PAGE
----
The Bass Geek - Words about Music, Circuitry, and New Orleans
The Bass Geek

Random Weekend Summary Notes

  • The Genius function on my iPhone failed to create any playlists off of any songs currently loaded.  I'm chalking it up to the fact that my entire library isn't on the phone (far too much memory), so I only sync unhead podcasts and songs to it.
  • Apple's refusal to stock the Podcaster app in the Apps store is a bit disconcerting, to say the least.  Getting podcast subscriptions on the go would be a helpful tool, and the answer as to why they refused it doesn't seem quite logical.  Given the amount of blogosphere outcry on the situation, I'm not sure how long this app stays off the market.
  • Best Buy purchasing the now-DRM-free Napster and MySpace readying an ad-driven portion of their music service hopefully signals a quicker end to DRM in all services.
  • Steelers start 2-0.  This makes me happy.
  • So does "Evil Dead: The Musical."

Hoffspace? Really?

Not only does David Hasslehoff decide to open his own social networking site, but he commits MySpace suicide at the same time. No word whether he's going to link it to OpenSocial or not, but we can always dream.

Somehow, I don't think there's a book in this one. Sorry, Hoff.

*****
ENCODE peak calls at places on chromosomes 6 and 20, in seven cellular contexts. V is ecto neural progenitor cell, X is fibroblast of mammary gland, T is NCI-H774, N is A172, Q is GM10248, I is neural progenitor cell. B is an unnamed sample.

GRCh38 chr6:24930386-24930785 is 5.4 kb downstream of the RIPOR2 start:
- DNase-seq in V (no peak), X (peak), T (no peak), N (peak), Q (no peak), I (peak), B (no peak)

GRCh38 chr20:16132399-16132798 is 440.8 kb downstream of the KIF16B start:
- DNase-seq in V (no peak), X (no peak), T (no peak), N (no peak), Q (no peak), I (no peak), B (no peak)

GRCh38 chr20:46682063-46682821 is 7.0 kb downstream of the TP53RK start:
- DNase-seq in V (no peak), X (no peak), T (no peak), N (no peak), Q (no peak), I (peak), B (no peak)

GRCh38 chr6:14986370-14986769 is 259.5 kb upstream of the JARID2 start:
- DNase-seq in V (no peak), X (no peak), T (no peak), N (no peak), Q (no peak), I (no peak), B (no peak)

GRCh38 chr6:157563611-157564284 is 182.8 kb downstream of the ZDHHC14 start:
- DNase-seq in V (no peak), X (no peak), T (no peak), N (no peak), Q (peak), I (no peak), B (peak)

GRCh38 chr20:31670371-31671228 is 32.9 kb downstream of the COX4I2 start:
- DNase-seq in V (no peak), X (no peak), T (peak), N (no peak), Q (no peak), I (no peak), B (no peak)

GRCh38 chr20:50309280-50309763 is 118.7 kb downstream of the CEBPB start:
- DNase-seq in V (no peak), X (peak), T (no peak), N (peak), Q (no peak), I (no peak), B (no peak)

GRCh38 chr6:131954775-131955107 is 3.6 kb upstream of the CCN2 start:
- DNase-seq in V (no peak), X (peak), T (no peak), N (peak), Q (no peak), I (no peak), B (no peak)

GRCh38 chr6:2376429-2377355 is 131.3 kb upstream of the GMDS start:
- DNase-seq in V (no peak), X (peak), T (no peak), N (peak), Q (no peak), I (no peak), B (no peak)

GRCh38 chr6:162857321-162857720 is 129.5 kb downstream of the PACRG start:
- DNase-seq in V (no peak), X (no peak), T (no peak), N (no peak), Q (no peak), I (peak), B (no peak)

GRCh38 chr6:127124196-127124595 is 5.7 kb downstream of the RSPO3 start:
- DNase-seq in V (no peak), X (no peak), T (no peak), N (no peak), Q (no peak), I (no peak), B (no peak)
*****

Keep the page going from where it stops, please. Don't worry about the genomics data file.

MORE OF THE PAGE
MySpace Music Site Already Better Than Qtrax!

You know, in that it actually has deals and stuff in place.

The new MySpace Music Site is going to add music distribution from three of the majors (and one would imagine the indies as well) along with all the usual social network features in an allegedly DRM-free environment. Since the website mentioned in the press release (provided here by Indy Star music writer and local hero Dave Lindquist) doesn't actually work yet, I'm assuming the details are being closely guarded, as techies of this sort are wont to do.

At this early stage, it's another encouraging move towards a level playing field of equal distribution. The name "Madonna" will still command more attention than your average bar band, of course, but there's something to be said for MySpace offering all of those tracks at the same place DRM-free. I'd like to see the site, though. In some form. It took them long enough with the developers' sandbox, and it's just now in beta.


I was going to name this post “Bragg-ing Rights” . . .

. . . but I just can't bring myself to do it.  Plus, I'm fairly sure some other music journalist has done that before, even before the obligatory Google search.

In any case, I was reading a NY Times editorial from Billy Bragg on the rights of musicians when it comes to social networking sites.  Of particular note to me was this quote:

The claim that sites such as MySpace and Bebo are doing us a favor by promoting our work is disingenuous. Radio stations also promote our work, but they pay us a royalty that recognizes our contribution to their business. Why should that not apply to the Internet, too?

The fact that this statement re-emphasizes the intrinsic value of the music posted on the site is tremendously important. One might argue that there's some value to the free hosting and networking possibilities provided by these social networking sites, but there's something to be said for the drawing power of these tracks in bringing traffic to the site itself. That's not to discount the value of promotional tracks or "name your own price" sales, but those functions are usually more under the control of the artist than other uses.